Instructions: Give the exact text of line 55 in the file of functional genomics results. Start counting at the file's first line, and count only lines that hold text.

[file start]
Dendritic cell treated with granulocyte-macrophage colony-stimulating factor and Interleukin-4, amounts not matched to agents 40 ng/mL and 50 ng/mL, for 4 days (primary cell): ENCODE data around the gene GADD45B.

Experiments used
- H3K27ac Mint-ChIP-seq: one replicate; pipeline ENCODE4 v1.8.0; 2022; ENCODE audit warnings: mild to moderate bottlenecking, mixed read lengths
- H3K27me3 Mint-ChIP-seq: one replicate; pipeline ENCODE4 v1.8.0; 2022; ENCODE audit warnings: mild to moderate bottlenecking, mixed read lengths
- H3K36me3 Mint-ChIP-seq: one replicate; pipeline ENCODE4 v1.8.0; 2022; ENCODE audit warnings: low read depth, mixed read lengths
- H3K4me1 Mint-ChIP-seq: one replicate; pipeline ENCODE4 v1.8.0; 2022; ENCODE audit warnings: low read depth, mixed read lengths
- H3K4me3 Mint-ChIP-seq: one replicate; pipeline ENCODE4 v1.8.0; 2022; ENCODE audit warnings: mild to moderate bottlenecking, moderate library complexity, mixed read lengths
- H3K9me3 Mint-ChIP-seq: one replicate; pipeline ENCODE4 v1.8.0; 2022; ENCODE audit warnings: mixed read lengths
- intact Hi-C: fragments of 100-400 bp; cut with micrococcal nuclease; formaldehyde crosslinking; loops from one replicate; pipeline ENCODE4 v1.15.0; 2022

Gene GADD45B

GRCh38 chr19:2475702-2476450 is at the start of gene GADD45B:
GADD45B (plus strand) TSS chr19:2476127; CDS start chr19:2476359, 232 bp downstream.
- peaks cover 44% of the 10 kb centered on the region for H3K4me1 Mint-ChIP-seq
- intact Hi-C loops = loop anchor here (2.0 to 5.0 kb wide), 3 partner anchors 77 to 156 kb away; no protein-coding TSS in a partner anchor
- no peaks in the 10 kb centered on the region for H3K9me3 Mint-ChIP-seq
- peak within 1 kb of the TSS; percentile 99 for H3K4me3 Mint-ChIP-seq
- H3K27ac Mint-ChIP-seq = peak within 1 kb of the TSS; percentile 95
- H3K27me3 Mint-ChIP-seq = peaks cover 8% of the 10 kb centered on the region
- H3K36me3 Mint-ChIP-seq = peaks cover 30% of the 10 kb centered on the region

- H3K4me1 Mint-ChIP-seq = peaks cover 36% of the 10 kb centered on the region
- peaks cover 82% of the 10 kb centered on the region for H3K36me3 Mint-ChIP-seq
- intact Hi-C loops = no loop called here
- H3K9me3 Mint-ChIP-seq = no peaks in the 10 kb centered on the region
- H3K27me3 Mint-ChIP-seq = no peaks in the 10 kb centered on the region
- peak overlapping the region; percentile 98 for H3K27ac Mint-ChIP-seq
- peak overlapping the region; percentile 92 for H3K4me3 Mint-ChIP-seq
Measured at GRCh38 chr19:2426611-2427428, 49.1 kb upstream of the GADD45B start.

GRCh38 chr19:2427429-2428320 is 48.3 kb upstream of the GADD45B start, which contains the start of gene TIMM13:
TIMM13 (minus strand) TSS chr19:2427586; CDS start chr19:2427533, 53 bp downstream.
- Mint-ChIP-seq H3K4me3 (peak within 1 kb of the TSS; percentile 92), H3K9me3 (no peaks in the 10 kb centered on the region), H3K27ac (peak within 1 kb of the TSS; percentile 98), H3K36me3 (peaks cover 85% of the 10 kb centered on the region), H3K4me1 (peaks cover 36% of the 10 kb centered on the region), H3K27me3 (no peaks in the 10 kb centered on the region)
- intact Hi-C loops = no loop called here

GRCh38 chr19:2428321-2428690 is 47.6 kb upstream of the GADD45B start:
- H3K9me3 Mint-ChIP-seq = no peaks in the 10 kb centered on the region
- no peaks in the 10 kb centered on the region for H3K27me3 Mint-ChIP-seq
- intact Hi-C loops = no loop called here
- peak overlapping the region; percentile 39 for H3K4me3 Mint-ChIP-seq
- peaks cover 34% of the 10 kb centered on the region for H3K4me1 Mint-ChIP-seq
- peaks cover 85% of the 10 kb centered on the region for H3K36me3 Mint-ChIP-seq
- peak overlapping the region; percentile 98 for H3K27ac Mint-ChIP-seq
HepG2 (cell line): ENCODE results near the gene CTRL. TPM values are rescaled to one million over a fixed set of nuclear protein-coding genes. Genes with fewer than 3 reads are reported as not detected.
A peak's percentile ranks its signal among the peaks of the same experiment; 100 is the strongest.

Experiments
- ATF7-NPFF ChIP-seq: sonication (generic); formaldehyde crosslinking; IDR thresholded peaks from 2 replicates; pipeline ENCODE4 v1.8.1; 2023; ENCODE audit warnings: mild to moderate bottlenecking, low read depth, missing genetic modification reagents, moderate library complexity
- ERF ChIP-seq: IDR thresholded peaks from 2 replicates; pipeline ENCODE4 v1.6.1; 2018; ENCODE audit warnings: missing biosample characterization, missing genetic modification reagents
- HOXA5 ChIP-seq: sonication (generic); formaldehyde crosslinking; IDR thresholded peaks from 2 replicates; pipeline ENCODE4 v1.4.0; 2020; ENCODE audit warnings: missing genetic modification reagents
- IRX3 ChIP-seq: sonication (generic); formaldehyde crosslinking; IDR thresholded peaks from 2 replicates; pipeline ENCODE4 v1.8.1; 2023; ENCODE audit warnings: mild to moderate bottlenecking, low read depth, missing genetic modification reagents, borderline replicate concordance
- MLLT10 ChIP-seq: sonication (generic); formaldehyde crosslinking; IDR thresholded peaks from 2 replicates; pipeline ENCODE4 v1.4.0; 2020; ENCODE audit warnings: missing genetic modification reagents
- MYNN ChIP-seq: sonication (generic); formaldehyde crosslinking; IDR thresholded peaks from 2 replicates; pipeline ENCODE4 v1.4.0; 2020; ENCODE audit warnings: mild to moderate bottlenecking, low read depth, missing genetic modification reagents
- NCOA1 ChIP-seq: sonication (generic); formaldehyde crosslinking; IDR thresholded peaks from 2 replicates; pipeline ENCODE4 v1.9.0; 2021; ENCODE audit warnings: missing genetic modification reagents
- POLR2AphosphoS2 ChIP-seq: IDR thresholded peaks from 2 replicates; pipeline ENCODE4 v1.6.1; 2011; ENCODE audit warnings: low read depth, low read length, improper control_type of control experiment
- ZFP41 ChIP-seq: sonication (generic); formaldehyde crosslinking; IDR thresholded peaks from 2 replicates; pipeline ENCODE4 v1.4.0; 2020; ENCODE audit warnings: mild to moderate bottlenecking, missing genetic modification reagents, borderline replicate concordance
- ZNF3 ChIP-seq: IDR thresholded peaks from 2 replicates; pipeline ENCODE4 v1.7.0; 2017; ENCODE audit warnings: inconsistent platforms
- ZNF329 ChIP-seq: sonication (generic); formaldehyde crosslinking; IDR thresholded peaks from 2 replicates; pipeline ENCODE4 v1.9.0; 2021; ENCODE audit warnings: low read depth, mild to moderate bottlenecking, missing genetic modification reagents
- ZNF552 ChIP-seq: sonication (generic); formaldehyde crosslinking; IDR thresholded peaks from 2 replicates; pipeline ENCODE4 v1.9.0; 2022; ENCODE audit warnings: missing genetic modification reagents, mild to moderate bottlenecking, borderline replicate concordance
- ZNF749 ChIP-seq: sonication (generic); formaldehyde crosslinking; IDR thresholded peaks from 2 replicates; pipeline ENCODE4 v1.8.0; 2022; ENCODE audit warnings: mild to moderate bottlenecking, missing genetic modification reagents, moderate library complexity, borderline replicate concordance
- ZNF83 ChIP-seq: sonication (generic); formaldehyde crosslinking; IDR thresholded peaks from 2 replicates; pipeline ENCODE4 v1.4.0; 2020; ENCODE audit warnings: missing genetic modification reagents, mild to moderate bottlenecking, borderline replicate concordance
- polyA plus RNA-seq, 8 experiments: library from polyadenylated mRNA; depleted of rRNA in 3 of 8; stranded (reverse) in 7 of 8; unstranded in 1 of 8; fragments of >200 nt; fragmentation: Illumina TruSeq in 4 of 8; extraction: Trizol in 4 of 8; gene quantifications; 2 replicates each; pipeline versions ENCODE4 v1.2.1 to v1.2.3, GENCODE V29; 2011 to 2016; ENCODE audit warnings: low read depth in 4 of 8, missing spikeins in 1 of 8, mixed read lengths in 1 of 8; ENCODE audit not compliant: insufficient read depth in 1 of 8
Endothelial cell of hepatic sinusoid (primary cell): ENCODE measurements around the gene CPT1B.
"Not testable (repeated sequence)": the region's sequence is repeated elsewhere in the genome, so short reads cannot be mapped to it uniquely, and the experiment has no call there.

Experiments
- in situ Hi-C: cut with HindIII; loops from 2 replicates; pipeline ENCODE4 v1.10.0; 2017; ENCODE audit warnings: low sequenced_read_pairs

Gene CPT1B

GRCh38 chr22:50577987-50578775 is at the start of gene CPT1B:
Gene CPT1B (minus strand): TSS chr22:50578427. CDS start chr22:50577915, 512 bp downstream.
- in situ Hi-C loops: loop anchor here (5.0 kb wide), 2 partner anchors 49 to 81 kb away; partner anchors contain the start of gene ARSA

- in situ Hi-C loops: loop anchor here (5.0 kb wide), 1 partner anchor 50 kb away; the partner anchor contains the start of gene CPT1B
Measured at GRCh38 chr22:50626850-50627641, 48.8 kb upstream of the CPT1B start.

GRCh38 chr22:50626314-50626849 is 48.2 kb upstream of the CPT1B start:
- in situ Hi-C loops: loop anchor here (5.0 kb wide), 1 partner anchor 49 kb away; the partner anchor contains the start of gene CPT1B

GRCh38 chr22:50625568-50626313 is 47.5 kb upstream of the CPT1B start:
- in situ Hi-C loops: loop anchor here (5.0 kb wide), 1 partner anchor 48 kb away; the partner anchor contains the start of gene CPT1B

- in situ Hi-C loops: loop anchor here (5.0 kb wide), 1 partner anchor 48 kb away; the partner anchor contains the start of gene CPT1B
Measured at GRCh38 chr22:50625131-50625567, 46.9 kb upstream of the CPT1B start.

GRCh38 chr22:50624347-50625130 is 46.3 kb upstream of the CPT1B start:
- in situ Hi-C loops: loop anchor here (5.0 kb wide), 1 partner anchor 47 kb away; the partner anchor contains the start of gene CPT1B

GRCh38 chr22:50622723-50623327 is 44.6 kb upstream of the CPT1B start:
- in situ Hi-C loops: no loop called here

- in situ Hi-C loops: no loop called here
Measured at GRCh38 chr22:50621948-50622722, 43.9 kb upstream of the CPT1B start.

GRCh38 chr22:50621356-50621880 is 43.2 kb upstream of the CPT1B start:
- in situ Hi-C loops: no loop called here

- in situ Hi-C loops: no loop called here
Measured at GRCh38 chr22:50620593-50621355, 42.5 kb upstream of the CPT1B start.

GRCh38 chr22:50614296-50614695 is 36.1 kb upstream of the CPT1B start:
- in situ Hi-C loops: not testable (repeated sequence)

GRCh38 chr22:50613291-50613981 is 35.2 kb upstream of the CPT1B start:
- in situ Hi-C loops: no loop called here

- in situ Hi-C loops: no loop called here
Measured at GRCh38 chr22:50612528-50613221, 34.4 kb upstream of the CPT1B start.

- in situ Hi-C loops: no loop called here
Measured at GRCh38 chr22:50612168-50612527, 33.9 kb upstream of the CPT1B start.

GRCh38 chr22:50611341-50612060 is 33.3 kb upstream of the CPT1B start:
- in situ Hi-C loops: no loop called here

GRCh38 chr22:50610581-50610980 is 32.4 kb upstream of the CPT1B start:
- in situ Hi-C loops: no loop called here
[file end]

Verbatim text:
- ZNF749 ChIP-seq: sonication (generic); formaldehyde crosslinking; IDR thresholded peaks from 2 replicates; pipeline ENCODE4 v1.8.0; 2022; ENCODE audit warnings: mild to moderate bottlenecking, missing genetic modification reagents, moderate library complexity, borderline replicate concordance